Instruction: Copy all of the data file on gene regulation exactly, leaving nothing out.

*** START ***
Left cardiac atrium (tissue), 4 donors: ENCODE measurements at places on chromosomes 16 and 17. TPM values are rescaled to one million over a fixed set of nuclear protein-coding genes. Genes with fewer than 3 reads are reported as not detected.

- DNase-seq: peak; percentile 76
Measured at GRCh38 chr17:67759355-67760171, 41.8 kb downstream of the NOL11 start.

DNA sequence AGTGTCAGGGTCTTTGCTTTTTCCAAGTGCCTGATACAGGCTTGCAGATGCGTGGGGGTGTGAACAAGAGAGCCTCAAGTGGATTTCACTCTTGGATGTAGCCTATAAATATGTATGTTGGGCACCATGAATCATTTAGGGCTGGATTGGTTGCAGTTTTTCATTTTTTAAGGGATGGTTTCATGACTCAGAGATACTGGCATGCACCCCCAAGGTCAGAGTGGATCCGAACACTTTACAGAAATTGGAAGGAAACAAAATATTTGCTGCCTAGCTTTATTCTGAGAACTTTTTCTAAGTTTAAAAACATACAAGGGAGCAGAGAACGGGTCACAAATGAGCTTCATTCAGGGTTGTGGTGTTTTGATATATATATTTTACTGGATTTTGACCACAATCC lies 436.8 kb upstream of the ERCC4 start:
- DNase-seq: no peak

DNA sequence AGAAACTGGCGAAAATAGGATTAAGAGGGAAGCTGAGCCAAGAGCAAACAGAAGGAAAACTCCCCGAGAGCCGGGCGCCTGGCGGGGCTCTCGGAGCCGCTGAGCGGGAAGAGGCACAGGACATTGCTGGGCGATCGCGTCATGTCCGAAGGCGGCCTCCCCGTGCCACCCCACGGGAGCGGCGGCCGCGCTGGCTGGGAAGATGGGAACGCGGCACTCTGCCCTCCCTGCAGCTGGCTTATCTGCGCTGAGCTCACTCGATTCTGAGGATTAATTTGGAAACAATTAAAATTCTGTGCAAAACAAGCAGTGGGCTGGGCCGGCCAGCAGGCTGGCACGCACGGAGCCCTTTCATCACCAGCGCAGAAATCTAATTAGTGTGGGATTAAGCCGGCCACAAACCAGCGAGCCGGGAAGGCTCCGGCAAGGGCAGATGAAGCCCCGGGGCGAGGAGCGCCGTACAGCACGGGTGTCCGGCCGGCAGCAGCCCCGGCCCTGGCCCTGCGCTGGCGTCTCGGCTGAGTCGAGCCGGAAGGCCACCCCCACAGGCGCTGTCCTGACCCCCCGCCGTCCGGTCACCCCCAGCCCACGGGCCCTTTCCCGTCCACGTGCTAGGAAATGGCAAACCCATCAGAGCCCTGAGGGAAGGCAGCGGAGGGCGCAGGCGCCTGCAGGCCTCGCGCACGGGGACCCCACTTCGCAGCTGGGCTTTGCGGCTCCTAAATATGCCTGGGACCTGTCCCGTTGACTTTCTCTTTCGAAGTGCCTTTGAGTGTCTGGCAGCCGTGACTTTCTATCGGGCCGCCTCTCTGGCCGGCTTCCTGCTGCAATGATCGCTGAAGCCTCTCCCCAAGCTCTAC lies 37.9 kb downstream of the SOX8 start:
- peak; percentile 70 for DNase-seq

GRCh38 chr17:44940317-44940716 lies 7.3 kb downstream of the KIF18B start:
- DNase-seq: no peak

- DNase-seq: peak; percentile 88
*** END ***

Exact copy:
Left cardiac atrium (tissue), 4 donors: ENCODE measurements at places on chromosomes 16 and 17. TPM values are rescaled to one million over a fixed set of nuclear protein-coding genes. Genes with fewer than 3 reads are reported as not detected.

- DNase-seq: peak; percentile 76
Measured at GRCh38 chr17:67759355-67760171, 41.8 kb downstream of the NOL11 start.

DNA sequence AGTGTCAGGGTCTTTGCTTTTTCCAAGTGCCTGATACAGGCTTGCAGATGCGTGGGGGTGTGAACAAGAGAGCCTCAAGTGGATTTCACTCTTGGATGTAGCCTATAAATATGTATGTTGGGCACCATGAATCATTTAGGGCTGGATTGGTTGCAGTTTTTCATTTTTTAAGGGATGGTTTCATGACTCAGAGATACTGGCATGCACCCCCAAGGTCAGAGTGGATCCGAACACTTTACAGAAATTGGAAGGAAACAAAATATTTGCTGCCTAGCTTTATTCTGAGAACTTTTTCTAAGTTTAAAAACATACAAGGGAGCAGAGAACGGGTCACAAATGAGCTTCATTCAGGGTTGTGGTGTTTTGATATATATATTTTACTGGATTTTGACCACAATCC lies 436.8 kb upstream of the ERCC4 start:
- DNase-seq: no peak

DNA sequence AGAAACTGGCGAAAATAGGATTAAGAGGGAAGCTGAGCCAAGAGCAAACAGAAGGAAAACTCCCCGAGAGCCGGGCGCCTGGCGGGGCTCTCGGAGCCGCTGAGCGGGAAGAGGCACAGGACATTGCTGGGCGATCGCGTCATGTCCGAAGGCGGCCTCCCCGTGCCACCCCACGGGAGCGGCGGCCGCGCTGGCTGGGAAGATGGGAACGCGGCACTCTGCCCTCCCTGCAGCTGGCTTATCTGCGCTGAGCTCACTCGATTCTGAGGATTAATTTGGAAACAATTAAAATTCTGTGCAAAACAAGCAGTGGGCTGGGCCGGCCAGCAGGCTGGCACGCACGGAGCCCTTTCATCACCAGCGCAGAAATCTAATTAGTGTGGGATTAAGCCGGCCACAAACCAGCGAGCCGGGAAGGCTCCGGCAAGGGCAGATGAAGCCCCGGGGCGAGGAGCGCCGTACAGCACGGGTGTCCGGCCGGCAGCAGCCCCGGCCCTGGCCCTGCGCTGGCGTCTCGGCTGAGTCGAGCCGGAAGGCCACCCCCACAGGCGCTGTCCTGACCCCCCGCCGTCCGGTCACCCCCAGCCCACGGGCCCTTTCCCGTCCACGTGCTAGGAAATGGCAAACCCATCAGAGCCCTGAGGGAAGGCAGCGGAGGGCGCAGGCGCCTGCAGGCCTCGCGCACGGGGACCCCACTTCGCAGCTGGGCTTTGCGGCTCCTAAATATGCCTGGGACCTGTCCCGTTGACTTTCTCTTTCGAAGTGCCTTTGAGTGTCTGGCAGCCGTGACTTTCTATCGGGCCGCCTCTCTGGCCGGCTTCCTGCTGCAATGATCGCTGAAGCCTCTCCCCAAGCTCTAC lies 37.9 kb downstream of the SOX8 start:
- peak; percentile 70 for DNase-seq

GRCh38 chr17:44940317-44940716 lies 7.3 kb downstream of the KIF18B start:
- DNase-seq: no peak

- DNase-seq: peak; percentile 88